NEW YORK, March 21 - Fulfilling its promise, Enzo Diagnostics has filed a patent-infringement suit against Digene that seeks an injunction and monetary damages.
Additionally, Enzo Biochem, Enzo Diagnostic's parent, asked the federal district court to dismiss a declaratory judgment suit that Digene filed on March 14. Enzo claims that the suit "incorrectly named" Enzo Biochem as the adverse party, although it claims never to have owned the patent.
As GenomeWeb reported on Monday, Digene sued Enzo Biochem seeking pre-emptively to free itself from patent claims that Enzo might make against its gene-based pathogen detection kits.
Digene's complaint, filed in the US District Court in Wilmington, Del., asked the court to decide that its diagnostic products do not infringe upon Enzo's patents. According to Digene, Enzo had been threatening litigation.
In its own statement released earlier this week, Enzo Biochem said that the two companies have been in license negotiations for eight months. They last met last Friday, when Enzo made a licensing counteroffer that Digene "indicated they would take under advisement," according to Enzo.
The dispute centers on assay techniques for DNA detection through antibody capture and chemiluminescent signal detection. Digene has adapted this method in a kit that tests for the human papillomavirus, a primary cause of cervical cancer. According to Digene, when used in conjunction with Pap smear testing, its test can pick out "virtually all" cases of cervical cancer.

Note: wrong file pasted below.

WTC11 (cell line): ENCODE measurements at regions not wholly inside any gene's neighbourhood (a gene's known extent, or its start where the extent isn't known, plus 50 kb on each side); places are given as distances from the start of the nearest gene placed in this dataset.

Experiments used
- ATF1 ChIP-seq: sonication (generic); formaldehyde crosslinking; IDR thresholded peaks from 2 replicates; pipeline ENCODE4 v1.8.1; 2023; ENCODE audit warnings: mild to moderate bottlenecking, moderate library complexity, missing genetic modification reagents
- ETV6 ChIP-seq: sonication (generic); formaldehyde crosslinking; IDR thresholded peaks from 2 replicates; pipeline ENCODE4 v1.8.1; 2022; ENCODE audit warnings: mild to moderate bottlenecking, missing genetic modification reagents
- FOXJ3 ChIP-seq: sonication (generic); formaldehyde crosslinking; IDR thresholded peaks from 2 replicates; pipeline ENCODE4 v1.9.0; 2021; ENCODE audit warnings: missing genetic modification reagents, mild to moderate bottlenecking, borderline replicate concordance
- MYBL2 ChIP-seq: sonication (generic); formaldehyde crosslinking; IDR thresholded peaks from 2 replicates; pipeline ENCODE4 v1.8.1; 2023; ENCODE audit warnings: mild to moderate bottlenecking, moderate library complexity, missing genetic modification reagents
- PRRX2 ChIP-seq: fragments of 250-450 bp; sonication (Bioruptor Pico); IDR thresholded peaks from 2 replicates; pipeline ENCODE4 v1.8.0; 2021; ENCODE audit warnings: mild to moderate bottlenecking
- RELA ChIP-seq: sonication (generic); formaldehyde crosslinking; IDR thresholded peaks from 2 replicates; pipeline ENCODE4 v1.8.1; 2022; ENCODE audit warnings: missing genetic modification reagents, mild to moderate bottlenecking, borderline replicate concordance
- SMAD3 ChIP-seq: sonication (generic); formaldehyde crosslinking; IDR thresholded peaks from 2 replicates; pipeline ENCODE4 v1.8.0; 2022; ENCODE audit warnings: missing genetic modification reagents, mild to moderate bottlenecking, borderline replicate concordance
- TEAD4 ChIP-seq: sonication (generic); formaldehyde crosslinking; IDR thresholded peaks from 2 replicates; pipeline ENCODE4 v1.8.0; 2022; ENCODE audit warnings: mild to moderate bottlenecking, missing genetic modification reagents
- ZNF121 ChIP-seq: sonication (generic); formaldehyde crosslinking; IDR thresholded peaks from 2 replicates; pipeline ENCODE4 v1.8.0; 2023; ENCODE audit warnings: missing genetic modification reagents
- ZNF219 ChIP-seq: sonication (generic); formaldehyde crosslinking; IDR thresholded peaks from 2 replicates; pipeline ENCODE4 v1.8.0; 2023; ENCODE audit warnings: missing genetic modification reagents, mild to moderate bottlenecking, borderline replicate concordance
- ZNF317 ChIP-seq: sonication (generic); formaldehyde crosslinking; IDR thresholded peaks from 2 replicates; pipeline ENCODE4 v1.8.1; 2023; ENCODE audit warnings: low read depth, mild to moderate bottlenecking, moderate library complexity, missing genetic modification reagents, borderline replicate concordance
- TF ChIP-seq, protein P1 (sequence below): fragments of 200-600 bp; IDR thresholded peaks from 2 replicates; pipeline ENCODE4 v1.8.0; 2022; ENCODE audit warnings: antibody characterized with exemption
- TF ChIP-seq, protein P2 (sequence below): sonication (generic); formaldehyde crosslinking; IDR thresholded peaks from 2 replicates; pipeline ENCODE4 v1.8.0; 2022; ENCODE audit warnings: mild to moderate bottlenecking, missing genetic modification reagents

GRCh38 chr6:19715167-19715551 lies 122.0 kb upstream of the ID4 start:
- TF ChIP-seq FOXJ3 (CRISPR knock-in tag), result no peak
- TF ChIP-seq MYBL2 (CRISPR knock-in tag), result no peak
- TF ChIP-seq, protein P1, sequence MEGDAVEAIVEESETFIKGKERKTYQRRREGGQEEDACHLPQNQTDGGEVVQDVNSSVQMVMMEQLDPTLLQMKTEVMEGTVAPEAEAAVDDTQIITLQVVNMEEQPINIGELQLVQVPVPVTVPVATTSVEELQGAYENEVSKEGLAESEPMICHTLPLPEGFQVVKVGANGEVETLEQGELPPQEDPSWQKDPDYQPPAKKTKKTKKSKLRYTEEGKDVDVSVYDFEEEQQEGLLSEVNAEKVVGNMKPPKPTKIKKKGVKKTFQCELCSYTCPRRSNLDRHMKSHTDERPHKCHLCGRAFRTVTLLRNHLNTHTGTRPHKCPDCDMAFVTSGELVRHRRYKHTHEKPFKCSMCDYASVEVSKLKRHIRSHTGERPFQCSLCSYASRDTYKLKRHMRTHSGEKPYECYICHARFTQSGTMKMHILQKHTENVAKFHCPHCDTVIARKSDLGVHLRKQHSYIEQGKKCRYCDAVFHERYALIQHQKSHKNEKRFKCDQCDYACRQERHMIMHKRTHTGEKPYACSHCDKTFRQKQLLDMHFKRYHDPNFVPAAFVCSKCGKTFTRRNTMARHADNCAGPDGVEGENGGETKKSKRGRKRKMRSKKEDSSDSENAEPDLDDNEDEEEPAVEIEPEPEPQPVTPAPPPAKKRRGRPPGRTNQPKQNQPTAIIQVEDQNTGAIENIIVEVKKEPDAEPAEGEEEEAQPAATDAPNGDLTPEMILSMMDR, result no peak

In its suit, filed in the same court, Enzo Diagnostics on Thursday claims that Digene has known about the patent, No. 6,221,581. Enzo noted that that the patent has been public since October 1985, a date that precedes Digene's founding.
"Digene has for many years known of the chain of patent applications that eventually led to the `581 patent, but knowingly and willfully developed and brought to market its Hybrid Capture products in the face of Enzo Diagnostics' pending applications," Enzo said in a statement.
The statement also said that "despite a good faith effort on Enzo Diagnostics' part to negotiate a business resolution with Digene, there is 'the distinct possibility' that Digene may have attempted to wrongfully induce Enzo Diagnostics to forbear from suing Digene for infringement by misrepresenting an interest in taking a license under the `581 patent to obtain time to negotiate for an acquisition by a third party."